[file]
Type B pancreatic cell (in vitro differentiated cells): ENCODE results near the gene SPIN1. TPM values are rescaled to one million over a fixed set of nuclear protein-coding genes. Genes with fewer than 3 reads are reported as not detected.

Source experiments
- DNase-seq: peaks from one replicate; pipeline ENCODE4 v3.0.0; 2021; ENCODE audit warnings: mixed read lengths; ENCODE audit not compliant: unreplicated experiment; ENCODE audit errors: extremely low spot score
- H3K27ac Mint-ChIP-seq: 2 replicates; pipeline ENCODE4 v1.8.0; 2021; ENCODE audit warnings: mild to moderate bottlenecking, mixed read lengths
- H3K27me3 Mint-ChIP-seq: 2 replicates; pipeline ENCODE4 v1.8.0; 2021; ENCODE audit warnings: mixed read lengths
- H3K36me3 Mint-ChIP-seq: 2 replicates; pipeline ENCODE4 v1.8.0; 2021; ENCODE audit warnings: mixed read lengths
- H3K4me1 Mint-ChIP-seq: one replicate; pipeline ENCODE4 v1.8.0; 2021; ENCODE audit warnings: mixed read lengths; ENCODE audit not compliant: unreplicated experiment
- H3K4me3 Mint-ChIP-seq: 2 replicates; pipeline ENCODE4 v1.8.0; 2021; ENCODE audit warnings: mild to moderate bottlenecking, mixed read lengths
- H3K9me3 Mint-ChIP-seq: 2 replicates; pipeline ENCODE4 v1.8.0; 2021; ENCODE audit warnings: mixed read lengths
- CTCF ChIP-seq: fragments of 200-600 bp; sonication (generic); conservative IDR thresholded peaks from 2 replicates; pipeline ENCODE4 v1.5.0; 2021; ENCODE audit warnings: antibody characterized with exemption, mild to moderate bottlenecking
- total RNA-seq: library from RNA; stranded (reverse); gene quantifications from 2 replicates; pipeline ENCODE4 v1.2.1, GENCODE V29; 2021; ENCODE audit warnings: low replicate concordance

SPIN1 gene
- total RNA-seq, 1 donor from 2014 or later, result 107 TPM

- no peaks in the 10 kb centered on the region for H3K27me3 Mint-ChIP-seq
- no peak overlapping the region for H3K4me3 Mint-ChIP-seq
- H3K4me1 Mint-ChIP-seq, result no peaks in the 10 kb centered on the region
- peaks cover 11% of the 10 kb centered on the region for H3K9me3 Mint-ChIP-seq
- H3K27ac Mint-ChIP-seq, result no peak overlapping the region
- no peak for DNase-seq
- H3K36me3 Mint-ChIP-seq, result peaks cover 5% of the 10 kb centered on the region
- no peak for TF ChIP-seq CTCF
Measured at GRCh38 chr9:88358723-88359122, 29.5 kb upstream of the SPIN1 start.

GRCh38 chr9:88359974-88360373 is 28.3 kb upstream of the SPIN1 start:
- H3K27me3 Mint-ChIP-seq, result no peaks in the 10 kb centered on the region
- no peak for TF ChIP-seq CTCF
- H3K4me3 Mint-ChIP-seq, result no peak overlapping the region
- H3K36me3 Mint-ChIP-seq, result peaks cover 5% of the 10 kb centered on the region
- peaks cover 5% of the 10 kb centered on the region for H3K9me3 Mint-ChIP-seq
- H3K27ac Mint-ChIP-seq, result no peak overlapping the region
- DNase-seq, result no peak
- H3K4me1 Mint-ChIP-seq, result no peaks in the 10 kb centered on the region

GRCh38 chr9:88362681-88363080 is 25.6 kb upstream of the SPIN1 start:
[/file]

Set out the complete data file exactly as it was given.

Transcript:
Type B pancreatic cell (in vitro differentiated cells): ENCODE results near the gene SPIN1. TPM values are rescaled to one million over a fixed set of nuclear protein-coding genes. Genes with fewer than 3 reads are reported as not detected.

Source experiments
- DNase-seq: peaks from one replicate; pipeline ENCODE4 v3.0.0; 2021; ENCODE audit warnings: mixed read lengths; ENCODE audit not compliant: unreplicated experiment; ENCODE audit errors: extremely low spot score
- H3K27ac Mint-ChIP-seq: 2 replicates; pipeline ENCODE4 v1.8.0; 2021; ENCODE audit warnings: mild to moderate bottlenecking, mixed read lengths
- H3K27me3 Mint-ChIP-seq: 2 replicates; pipeline ENCODE4 v1.8.0; 2021; ENCODE audit warnings: mixed read lengths
- H3K36me3 Mint-ChIP-seq: 2 replicates; pipeline ENCODE4 v1.8.0; 2021; ENCODE audit warnings: mixed read lengths
- H3K4me1 Mint-ChIP-seq: one replicate; pipeline ENCODE4 v1.8.0; 2021; ENCODE audit warnings: mixed read lengths; ENCODE audit not compliant: unreplicated experiment
- H3K4me3 Mint-ChIP-seq: 2 replicates; pipeline ENCODE4 v1.8.0; 2021; ENCODE audit warnings: mild to moderate bottlenecking, mixed read lengths
- H3K9me3 Mint-ChIP-seq: 2 replicates; pipeline ENCODE4 v1.8.0; 2021; ENCODE audit warnings: mixed read lengths
- CTCF ChIP-seq: fragments of 200-600 bp; sonication (generic); conservative IDR thresholded peaks from 2 replicates; pipeline ENCODE4 v1.5.0; 2021; ENCODE audit warnings: antibody characterized with exemption, mild to moderate bottlenecking
- total RNA-seq: library from RNA; stranded (reverse); gene quantifications from 2 replicates; pipeline ENCODE4 v1.2.1, GENCODE V29; 2021; ENCODE audit warnings: low replicate concordance

SPIN1 gene
- total RNA-seq, 1 donor from 2014 or later, result 107 TPM

- no peaks in the 10 kb centered on the region for H3K27me3 Mint-ChIP-seq
- no peak overlapping the region for H3K4me3 Mint-ChIP-seq
- H3K4me1 Mint-ChIP-seq, result no peaks in the 10 kb centered on the region
- peaks cover 11% of the 10 kb centered on the region for H3K9me3 Mint-ChIP-seq
- H3K27ac Mint-ChIP-seq, result no peak overlapping the region
- no peak for DNase-seq
- H3K36me3 Mint-ChIP-seq, result peaks cover 5% of the 10 kb centered on the region
- no peak for TF ChIP-seq CTCF
Measured at GRCh38 chr9:88358723-88359122, 29.5 kb upstream of the SPIN1 start.

GRCh38 chr9:88359974-88360373 is 28.3 kb upstream of the SPIN1 start:
- H3K27me3 Mint-ChIP-seq, result no peaks in the 10 kb centered on the region
- no peak for TF ChIP-seq CTCF
- H3K4me3 Mint-ChIP-seq, result no peak overlapping the region
- H3K36me3 Mint-ChIP-seq, result peaks cover 5% of the 10 kb centered on the region
- peaks cover 5% of the 10 kb centered on the region for H3K9me3 Mint-ChIP-seq
- H3K27ac Mint-ChIP-seq, result no peak overlapping the region
- DNase-seq, result no peak
- H3K4me1 Mint-ChIP-seq, result no peaks in the 10 kb centered on the region

GRCh38 chr9:88362681-88363080 is 25.6 kb upstream of the SPIN1 start: